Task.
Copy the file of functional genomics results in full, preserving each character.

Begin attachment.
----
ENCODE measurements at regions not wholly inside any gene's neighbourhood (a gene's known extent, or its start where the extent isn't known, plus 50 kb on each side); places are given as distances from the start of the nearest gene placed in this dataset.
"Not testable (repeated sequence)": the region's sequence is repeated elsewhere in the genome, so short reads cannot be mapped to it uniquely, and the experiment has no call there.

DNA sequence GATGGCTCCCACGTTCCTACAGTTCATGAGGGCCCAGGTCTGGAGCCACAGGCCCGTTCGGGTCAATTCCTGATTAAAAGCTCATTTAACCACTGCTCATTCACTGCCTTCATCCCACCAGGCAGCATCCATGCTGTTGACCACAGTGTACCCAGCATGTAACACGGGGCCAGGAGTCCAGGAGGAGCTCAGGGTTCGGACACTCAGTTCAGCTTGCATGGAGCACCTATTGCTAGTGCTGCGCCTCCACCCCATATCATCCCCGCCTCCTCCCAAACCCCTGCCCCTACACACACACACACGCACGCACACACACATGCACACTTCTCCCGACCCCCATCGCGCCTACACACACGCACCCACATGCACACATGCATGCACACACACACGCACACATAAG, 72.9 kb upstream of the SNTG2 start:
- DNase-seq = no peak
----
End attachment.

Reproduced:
ENCODE measurements at regions not wholly inside any gene's neighbourhood (a gene's known extent, or its start where the extent isn't known, plus 50 kb on each side); places are given as distances from the start of the nearest gene placed in this dataset.
"Not testable (repeated sequence)": the region's sequence is repeated elsewhere in the genome, so short reads cannot be mapped to it uniquely, and the experiment has no call there.

DNA sequence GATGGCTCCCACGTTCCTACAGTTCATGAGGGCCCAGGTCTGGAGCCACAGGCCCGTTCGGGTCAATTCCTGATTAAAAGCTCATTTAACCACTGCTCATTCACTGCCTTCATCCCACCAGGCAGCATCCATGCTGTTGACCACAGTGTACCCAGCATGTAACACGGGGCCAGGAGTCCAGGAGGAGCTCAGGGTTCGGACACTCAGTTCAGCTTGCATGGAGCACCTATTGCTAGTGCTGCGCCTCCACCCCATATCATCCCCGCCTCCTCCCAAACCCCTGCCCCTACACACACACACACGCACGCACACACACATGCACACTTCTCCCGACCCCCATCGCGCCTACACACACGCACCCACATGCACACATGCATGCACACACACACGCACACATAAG, 72.9 kb upstream of the SNTG2 start:
- DNase-seq = no peak